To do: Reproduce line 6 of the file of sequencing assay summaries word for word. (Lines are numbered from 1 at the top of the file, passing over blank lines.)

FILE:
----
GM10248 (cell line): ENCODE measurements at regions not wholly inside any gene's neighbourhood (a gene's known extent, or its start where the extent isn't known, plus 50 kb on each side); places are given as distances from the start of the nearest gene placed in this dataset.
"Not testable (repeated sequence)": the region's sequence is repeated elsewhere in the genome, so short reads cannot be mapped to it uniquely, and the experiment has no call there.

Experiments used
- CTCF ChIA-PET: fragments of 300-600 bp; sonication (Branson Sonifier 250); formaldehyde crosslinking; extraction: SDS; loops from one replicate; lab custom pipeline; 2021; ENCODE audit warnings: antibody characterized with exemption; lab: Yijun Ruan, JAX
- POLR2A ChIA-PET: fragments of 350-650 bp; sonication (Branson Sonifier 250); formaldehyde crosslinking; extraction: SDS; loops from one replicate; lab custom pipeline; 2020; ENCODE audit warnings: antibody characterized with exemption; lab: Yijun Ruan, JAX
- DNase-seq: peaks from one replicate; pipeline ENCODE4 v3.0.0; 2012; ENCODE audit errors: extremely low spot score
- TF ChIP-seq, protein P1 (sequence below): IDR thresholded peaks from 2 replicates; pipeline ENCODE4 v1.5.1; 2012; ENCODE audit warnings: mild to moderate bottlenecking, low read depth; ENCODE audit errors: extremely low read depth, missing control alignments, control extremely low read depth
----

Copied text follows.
- DNase-seq: peaks from one replicate; pipeline ENCODE4 v3.0.0; 2012; ENCODE audit errors: extremely low spot score